Agriculture in Britain: Farming Crisis, UK Legislation after Brexit

agriculture in britain

Agriculture has historically played a vital role in the economy and culture of Britain. However, in recent decades the farming sector has faced multiple challenges leading to a state of crisis. The decision for Britain to leave the European Union has also brought about significant changes to legislation and policies affecting British agriculture. This article will examine the decline of agriculture in Britain, the causes of the farming crisis, the impacts of Brexit on farming legislation and subsidies, issues such as labour shortages, and the uncertain future for the sector.

Agriculture in Britain Pre-Brexit

Traditional Farming Practices and their Role

Agriculture has played an integral role in British society and culture for centuries. Small, family-run farms with mixed livestock grazing and arable plots were the backbone of food production. Communal farming practices saw cooperation between farmers for planting, harvesting and looking after livestock. Unique local traditions included crop rotation methods, dry stone walling, and breed-specific husbandry skills passed through generations. Britain’s milder climate enabled farmers to raise cattle, sheep, pigs and poultry alongside wheat, barley and vegetable crops. While farming later shifted to larger industrialised models, these traditional practices left an indelible imprint on the countryside.

Previous UK-EU Agriculture Relations

For over 40 years until Brexit, Britain’s agriculture sector was closely aligned with Europe. As an EU member, the UK participated in the Common Agricultural Policy (CAP) which imposed quotas and standards but also provided subsidies to support farmers. There was free movement of agricultural goods, meaning British farmers could export produce tariff-free across Europe. The UK also gained access to seasonal workers from Europe to provide labour during busy farming periods. While not without flaws, CAP played a pivotal role in food security and rural development across Britain and the continent. The Brexit decision put this long-established UK-EU agricultural relationship into question.

agriculture in britain

Decline of British Agriculture

While agriculture once employed a large share of the UK workforce, its contribution has steadily declined over the past century to around 0.5% of GDP today. The number of people working in farming has dropped significantly. Thousands of small family farms have closed, while large industrialised farms have increased. Some traditional farming practices have been abandoned. This decline has left British agriculture struggling to remain viable. Such a study was conducted by political scientist Kirill Yurovskiy.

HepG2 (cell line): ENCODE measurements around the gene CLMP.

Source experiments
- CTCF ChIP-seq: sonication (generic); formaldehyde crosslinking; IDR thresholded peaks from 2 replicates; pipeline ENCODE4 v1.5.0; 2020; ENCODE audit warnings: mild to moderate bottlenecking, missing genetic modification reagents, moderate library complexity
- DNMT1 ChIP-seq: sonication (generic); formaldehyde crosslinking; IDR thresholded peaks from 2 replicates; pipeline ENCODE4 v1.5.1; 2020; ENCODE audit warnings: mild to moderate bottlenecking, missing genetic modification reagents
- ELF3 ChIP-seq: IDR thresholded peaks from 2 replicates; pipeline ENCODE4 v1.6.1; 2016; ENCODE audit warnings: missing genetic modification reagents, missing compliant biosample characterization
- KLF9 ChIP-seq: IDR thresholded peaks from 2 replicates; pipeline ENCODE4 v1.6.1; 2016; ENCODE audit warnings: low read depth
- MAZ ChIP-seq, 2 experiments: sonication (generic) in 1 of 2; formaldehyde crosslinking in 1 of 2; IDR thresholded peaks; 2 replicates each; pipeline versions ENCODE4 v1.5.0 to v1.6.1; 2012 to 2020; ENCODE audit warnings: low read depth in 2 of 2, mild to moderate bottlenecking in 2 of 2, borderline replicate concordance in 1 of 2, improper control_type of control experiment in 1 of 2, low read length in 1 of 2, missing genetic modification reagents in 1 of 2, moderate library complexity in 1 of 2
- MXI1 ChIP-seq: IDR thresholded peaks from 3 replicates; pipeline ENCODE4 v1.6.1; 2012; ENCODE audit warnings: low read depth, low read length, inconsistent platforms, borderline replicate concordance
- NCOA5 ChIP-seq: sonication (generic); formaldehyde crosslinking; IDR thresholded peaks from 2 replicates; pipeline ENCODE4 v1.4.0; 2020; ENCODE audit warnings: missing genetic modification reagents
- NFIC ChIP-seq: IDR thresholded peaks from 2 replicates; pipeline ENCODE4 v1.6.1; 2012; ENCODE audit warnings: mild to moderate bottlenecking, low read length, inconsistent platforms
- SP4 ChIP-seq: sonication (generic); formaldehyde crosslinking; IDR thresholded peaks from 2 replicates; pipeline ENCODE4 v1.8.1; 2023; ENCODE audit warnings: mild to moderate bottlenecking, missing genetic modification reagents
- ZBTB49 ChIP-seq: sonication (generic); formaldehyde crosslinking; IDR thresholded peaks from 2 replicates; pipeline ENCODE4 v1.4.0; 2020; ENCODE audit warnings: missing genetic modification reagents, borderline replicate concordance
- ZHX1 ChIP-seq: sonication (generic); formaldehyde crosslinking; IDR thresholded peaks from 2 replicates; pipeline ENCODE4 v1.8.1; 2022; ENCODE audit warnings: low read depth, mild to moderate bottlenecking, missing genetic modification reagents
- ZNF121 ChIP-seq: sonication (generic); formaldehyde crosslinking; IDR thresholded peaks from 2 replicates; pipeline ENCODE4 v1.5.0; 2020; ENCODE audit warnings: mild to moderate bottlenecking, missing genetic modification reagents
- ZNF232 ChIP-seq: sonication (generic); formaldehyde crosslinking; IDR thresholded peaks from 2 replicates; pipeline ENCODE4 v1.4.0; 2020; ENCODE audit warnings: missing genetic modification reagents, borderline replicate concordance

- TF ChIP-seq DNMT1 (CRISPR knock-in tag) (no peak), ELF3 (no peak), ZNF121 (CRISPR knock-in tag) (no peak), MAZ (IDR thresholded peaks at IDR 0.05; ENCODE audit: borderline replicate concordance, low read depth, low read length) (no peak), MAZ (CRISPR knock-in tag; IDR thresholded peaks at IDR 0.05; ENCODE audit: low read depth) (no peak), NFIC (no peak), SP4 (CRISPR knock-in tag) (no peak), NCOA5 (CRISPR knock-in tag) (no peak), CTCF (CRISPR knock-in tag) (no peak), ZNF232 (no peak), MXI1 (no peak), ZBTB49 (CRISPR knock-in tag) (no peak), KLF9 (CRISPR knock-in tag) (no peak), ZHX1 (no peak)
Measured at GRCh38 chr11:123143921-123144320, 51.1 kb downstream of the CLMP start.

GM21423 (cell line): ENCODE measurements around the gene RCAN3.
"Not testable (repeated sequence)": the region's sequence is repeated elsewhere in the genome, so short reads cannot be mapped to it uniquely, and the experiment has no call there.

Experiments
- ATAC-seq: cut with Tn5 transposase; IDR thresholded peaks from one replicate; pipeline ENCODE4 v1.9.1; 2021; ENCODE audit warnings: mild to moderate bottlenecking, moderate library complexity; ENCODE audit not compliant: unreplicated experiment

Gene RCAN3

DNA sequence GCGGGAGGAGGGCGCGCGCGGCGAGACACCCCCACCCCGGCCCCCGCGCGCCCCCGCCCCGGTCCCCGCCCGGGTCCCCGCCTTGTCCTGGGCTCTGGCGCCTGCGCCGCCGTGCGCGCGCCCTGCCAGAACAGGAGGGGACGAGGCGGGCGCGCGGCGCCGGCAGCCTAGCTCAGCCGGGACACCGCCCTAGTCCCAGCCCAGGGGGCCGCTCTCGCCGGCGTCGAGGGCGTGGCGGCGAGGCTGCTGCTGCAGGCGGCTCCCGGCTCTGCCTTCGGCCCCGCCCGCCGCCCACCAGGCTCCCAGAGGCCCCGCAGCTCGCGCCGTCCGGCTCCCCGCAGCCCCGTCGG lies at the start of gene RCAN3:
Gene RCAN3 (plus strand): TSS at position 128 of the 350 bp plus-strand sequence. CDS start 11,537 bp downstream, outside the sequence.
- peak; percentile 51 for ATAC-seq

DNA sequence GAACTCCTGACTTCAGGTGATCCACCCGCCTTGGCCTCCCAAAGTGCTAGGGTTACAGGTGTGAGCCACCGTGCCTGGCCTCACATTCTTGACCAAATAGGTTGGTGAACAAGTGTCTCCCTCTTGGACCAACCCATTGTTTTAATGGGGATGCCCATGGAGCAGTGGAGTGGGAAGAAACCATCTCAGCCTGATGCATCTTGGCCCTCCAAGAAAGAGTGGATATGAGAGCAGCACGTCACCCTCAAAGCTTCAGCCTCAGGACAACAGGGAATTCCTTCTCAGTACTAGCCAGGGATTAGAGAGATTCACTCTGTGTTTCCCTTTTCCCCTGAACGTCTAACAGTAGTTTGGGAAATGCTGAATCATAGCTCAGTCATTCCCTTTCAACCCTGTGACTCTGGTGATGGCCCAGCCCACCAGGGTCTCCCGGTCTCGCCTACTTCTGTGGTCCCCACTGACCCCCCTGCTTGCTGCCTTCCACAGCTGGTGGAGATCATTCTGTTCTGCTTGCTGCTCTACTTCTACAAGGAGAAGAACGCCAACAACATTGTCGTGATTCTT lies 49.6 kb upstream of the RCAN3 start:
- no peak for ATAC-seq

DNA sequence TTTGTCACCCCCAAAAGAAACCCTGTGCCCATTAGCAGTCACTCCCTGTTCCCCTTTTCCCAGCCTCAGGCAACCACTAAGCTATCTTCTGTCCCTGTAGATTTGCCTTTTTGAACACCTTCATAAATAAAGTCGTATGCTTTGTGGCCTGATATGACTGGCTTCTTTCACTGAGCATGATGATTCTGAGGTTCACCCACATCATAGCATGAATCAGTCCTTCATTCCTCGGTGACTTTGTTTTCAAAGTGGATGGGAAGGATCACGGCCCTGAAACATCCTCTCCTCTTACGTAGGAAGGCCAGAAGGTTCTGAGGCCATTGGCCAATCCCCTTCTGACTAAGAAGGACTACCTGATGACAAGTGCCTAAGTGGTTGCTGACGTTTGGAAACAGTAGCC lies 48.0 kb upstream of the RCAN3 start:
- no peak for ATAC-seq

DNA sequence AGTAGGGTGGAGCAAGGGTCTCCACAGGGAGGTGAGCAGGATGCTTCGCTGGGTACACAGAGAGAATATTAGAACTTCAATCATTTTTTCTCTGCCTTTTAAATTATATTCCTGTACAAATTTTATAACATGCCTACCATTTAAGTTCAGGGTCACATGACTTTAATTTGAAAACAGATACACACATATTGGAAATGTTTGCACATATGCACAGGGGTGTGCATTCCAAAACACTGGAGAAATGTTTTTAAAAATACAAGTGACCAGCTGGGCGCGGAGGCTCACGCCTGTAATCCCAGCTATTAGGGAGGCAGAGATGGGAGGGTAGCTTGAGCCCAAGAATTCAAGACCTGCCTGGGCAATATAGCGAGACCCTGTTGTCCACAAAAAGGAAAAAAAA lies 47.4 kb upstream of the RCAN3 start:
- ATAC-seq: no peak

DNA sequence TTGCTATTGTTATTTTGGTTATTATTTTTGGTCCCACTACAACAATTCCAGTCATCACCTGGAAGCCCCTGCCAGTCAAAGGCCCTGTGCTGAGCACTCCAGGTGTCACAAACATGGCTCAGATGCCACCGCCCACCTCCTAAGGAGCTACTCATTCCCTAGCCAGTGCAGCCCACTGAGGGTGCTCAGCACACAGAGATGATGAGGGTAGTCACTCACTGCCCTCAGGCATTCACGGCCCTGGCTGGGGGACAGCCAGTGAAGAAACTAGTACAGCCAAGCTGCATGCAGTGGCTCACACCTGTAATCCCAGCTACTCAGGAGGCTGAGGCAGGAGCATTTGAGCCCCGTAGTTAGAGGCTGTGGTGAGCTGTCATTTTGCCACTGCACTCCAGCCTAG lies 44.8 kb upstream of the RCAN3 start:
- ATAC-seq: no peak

Decline of British Agriculture

Causes of Farming Crisis

The farming crisis stems from a combination of factors including rising costs, lack of labour, prevalence of large agribusinesses squeezing small farms, regulations, global trade pressures and the legacy of Bovine spongiform encephalopathy (BSE), commonly known as Mad Cow Disease, in the 1990s. Loss of government subsidies and fluctuating market prices have also hit farm incomes hard. Extreme weather events due to climate change have compounded these issues in recent years.

Impact of Brexit on UK Farming Legislation

The UK’s decision to leave the European Union in 2016 has significantly impacted the legislative framework governing British agriculture.

Upon exiting the EU, the UK ceased to be part of the Common Agricultural Policy (CAP) which had provided substantial subsidies along with a common regulatory system across Europe. This has allowed the UK government to pursue more flexible, tailored agriculture policies.

However, years of uncertainty around Brexit disrupted the farming sector. Temporary transitional measures maintained EU alignment until the CAP was fully replaced by the UK’s new domestic agriculture bills and regulations. These include the Agriculture Act 2020 which outlines new domestic farm support payments.